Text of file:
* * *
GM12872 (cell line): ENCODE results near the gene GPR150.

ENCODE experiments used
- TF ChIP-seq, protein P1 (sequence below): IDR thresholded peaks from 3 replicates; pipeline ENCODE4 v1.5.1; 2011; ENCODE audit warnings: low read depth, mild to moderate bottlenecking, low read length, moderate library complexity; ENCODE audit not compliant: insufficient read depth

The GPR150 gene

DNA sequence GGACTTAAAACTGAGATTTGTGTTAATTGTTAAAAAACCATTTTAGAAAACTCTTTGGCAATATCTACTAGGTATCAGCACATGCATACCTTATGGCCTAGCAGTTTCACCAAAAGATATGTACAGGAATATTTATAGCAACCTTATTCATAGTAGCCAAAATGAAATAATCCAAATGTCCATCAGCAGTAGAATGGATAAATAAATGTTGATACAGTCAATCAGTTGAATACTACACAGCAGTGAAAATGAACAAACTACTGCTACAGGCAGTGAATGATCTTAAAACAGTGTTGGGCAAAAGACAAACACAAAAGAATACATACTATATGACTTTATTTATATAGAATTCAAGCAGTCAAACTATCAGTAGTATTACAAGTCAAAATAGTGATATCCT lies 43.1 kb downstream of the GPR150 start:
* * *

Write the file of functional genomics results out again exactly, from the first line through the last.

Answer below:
GM12872 (cell line): ENCODE results near the gene GPR150.

ENCODE experiments used
- TF ChIP-seq, protein P1 (sequence below): IDR thresholded peaks from 3 replicates; pipeline ENCODE4 v1.5.1; 2011; ENCODE audit warnings: low read depth, mild to moderate bottlenecking, low read length, moderate library complexity; ENCODE audit not compliant: insufficient read depth

The GPR150 gene

DNA sequence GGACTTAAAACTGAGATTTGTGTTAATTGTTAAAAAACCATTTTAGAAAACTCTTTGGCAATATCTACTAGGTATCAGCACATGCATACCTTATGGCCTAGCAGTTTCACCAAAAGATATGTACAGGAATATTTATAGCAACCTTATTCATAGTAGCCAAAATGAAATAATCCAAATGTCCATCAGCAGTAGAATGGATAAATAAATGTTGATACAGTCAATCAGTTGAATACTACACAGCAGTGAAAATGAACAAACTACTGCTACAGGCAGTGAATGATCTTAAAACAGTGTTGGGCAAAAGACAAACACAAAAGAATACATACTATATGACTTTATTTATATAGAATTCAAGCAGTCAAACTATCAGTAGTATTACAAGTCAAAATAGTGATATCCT lies 43.1 kb downstream of the GPR150 start: